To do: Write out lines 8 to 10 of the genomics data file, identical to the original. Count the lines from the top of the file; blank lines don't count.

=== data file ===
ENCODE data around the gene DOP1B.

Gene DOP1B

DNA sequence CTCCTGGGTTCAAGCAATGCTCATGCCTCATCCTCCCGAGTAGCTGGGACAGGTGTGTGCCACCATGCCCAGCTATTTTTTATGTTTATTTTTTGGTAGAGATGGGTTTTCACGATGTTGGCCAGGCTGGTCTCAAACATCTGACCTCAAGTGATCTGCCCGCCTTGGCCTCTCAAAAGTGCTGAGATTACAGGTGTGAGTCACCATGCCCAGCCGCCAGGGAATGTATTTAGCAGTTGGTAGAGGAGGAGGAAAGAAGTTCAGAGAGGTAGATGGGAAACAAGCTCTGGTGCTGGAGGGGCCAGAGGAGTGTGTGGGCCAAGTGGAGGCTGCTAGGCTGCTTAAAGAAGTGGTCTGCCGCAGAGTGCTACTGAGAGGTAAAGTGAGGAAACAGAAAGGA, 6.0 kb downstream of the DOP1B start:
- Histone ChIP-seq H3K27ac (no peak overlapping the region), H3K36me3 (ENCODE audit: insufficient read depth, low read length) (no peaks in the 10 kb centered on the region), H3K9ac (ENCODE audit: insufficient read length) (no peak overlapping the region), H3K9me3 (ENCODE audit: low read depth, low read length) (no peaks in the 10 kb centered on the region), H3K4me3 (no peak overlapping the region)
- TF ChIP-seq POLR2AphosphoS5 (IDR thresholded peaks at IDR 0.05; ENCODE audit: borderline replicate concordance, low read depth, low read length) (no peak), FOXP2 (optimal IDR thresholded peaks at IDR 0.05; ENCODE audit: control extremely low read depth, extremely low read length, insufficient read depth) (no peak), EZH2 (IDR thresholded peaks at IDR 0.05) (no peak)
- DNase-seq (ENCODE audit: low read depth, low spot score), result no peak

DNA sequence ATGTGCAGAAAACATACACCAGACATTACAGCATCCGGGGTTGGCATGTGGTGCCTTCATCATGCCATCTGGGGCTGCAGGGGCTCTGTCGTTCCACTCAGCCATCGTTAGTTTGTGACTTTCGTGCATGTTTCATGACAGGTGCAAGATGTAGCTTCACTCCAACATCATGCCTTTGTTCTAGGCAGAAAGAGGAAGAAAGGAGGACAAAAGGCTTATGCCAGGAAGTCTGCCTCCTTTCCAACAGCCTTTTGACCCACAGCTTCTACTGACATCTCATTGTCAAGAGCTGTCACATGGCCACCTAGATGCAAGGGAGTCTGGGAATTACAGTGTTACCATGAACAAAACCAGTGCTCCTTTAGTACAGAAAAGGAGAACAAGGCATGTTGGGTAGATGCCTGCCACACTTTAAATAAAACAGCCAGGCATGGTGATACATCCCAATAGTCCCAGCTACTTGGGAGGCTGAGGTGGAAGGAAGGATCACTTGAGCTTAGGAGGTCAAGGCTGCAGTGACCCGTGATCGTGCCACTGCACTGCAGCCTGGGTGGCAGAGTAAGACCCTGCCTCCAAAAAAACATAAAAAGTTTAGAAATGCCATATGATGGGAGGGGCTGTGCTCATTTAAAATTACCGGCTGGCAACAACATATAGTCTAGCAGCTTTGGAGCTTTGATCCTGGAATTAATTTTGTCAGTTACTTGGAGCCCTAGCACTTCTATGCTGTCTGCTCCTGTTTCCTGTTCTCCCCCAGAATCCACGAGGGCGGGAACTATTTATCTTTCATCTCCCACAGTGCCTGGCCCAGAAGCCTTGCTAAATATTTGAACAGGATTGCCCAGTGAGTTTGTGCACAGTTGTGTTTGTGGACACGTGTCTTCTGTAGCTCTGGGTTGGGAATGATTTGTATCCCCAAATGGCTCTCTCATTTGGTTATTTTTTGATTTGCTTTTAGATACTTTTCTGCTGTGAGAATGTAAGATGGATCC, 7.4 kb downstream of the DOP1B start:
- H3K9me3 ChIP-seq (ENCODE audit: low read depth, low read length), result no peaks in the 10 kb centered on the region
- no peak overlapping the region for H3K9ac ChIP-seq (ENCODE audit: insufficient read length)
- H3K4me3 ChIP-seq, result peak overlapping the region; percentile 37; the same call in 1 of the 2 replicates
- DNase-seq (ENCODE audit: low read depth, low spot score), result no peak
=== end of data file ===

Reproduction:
- H3K9me3 ChIP-seq (ENCODE audit: low read depth, low read length), result no peaks in the 10 kb centered on the region
- no peak overlapping the region for H3K9ac ChIP-seq (ENCODE audit: insufficient read length)
- H3K4me3 ChIP-seq, result peak overlapping the region; percentile 37; the same call in 1 of the 2 replicates